We use cookies to improve your experience on our Website. We need cookies to continuously improve the services, to enable certain features and when embedding services or content of third parties, such as video player. By using our website, you agree to the use of cookies. We use different types of cookies. You can personalize your cookie settings here:

Show detail settings
Please find more information in our privacy statement.

There you may also change your settings later.

First Time: Orally Available GLP-1 Agonist More Effective than DPP-IV Inhibitor

With the participation of researchers from the Paul Langerhans Institute Dresden (PLID), a GLP-1 receptor agonist in the form of tablets was compared for the first time with the most common second-line therapy of T2D, a DPP-IV inhibitor. The investigations were carried out in parallel in Japan, France, England, Mexico, Denmark, the USA and Germany as part of the international, randomised double-blind study PIONEER-3. The results are considered to point the way for future therapy of type 2 diabetes.

Source: JAMA

 

Patients with diabetes still die 2-3 times more frequently from cardiovascular diseases than people without diabetes. Against this background, so-called incretin analogues have been developed in recent years, i.e. drugs that, like the intestinal hormone GLP-1, lead to the release of insulin in the beta cells of the pancreas and at the same time reduce the feeling of hunger in the brain. "Unfortunately, these drugs, like all peptide-based drugs due to their chemical structure, have to be administered by subcutaneous injection and cannot be taken orally as tablets," said Prof. Dr. Andreas Birkenfeld, PLID, co-author of the study. "Fortunately, the GLP-1 receptor agonist (GLP-1RA) semaglutide is now available as a tablet in combination with an absorption enhancer for the first time."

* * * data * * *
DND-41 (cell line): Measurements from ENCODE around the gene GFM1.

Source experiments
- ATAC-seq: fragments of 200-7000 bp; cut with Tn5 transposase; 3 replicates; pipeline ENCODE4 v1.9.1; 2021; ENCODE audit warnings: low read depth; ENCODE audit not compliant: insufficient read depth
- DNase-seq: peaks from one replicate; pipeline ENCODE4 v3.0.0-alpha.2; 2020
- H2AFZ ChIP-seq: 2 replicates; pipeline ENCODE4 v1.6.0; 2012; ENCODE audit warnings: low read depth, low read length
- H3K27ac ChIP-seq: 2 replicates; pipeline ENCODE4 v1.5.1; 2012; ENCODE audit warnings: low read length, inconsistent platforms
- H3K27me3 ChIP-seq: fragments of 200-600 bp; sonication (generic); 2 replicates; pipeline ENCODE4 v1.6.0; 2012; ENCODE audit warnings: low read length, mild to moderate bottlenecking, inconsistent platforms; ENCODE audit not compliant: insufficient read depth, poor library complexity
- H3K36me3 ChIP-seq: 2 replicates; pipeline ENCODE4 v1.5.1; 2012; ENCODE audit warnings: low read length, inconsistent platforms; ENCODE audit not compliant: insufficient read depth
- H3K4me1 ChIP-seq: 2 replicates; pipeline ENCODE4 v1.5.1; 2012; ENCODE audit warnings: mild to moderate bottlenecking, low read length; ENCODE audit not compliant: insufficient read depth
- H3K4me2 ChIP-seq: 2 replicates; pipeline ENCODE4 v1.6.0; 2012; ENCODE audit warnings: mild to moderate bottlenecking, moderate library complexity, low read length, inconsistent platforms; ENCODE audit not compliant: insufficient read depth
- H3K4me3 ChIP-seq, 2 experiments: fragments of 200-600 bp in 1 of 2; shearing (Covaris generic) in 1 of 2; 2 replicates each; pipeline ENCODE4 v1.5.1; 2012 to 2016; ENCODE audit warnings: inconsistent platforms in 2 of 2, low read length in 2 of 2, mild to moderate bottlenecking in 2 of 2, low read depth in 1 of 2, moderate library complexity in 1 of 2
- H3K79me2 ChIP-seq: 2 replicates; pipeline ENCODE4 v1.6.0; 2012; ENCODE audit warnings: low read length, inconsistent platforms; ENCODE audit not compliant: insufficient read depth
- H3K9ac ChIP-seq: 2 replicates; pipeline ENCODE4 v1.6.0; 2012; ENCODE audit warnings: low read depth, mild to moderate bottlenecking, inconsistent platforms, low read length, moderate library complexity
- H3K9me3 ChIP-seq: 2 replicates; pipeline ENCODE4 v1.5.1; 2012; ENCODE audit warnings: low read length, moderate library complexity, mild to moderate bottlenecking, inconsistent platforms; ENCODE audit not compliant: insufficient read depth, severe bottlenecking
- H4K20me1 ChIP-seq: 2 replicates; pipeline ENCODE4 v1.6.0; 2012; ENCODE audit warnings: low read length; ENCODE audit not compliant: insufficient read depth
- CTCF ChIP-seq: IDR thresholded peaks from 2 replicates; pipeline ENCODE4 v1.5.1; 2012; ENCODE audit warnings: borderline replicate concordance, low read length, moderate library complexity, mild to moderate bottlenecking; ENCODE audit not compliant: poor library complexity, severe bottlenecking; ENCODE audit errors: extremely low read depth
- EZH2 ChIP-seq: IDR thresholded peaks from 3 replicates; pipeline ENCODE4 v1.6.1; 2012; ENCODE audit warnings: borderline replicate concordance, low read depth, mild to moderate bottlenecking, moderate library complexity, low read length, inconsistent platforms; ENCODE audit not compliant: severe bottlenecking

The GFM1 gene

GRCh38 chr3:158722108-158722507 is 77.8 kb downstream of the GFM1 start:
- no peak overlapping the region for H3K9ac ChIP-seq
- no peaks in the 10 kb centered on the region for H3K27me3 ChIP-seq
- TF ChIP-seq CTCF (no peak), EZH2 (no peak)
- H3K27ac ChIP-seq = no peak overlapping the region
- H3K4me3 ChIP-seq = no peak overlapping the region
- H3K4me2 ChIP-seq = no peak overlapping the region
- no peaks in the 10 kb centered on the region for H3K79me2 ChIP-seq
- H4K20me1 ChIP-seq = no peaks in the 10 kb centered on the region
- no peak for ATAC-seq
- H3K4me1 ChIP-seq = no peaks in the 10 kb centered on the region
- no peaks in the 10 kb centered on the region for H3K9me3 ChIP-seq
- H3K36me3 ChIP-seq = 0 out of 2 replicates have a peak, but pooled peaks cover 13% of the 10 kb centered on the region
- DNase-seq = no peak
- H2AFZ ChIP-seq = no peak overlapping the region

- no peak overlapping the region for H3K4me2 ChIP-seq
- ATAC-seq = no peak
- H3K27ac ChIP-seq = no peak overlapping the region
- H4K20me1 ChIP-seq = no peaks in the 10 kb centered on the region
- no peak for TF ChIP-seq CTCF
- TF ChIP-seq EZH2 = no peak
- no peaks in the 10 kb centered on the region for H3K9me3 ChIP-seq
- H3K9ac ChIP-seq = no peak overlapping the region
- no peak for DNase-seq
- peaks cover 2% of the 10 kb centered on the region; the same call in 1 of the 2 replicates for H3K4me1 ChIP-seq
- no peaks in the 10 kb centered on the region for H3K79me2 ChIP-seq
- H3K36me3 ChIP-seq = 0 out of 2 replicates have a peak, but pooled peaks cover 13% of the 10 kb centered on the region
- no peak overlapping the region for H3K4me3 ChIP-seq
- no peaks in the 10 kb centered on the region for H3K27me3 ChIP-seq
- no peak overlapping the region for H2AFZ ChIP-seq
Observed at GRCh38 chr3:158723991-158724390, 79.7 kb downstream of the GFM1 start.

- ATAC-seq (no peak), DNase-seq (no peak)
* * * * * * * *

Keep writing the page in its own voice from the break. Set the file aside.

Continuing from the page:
The 78-week PIONEER-3 study compared 1864 adults with diagnosed type 2 diabetes who took either metformin (with or without sulfonylurea), oral semaglutide in three different doses or sitagliptin (100 mg/d). Oral semaglutide was found to be superior to sitagliptin (at the highest dose) in terms of blood glucose lowering and body weight reduction. The most frequent side effects of GLP-1RA were gastrointestinal effects such as nausea. Although these were more common with semaglutide than with sitagliptin, they are already known from other GLP-1RA and in many cases temporary, so that GLP-1RA are considered safe.
 

Original publication:
Rosenstock J, Allison D, Birkenfeld AL, Blicher TM, Deenadayalan S, Jacobsen JB, Serusclat P, Violante R, Watada H, Davies M; PIONEER 3 Investigators. Effect of Additional Oral Semaglutide vs Sitagliptin on Glycated Hemoglobin in Adults With Type 2 Diabetes Uncontrolled With Metformin Alone or With Sulfonylurea: The PIONEER 3 Randomized Clinical Trial.   JAMA. 2019 Mar 23. doi: 10.1001/jama.2019.2942. [Epub ahead of print]

Link to publication:
https://jamanetwork.com/journals/jama/fullarticle/2729339